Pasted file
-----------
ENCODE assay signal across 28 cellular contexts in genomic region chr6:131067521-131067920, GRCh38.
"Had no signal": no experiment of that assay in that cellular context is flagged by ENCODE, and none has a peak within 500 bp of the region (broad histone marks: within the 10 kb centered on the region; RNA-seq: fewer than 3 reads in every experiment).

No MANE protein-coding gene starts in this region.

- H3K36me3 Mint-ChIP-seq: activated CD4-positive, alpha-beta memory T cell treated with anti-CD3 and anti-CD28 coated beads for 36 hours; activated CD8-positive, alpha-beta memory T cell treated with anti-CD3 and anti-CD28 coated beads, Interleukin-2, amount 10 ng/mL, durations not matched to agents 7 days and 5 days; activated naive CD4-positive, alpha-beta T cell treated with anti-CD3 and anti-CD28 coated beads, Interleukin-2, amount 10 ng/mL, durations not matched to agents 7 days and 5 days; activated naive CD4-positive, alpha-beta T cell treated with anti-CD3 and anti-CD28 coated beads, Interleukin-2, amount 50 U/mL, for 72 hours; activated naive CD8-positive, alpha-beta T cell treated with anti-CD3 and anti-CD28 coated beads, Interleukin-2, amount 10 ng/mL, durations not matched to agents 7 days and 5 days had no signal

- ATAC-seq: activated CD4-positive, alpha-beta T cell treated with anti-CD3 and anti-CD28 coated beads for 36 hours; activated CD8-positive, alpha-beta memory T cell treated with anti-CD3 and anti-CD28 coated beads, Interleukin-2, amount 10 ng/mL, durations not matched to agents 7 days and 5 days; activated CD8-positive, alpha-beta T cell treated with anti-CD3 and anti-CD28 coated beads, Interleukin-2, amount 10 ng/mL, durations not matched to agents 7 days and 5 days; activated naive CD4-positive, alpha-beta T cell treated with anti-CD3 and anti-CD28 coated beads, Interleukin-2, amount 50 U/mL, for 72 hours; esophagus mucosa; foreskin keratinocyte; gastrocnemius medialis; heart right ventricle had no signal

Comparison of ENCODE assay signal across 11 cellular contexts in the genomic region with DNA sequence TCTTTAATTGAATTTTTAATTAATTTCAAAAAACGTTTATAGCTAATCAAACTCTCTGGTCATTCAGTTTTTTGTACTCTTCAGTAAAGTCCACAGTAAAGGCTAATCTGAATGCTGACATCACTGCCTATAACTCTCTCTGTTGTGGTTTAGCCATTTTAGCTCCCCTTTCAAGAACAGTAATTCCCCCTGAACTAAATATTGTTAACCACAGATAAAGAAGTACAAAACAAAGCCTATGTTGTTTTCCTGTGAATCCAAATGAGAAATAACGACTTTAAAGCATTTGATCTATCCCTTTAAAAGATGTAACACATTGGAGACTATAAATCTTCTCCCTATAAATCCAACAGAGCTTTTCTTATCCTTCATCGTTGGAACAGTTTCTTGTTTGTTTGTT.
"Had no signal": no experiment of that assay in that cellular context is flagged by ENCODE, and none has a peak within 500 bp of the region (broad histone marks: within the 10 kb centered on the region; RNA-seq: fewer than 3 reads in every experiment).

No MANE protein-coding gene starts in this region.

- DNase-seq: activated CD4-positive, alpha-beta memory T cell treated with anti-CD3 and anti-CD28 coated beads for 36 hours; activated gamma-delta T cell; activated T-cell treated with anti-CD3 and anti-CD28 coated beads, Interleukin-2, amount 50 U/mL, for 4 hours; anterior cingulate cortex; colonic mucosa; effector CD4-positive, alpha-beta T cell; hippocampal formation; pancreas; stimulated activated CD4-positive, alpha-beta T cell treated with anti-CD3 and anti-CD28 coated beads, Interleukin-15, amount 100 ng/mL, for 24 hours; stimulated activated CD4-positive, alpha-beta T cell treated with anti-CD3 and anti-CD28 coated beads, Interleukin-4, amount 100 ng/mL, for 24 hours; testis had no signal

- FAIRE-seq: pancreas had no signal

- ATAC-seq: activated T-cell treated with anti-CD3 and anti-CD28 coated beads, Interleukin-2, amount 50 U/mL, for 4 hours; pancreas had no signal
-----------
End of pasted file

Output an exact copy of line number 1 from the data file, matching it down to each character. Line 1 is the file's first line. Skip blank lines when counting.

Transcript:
ENCODE assay signal across 28 cellular contexts in genomic region chr6:131067521-131067920, GRCh38.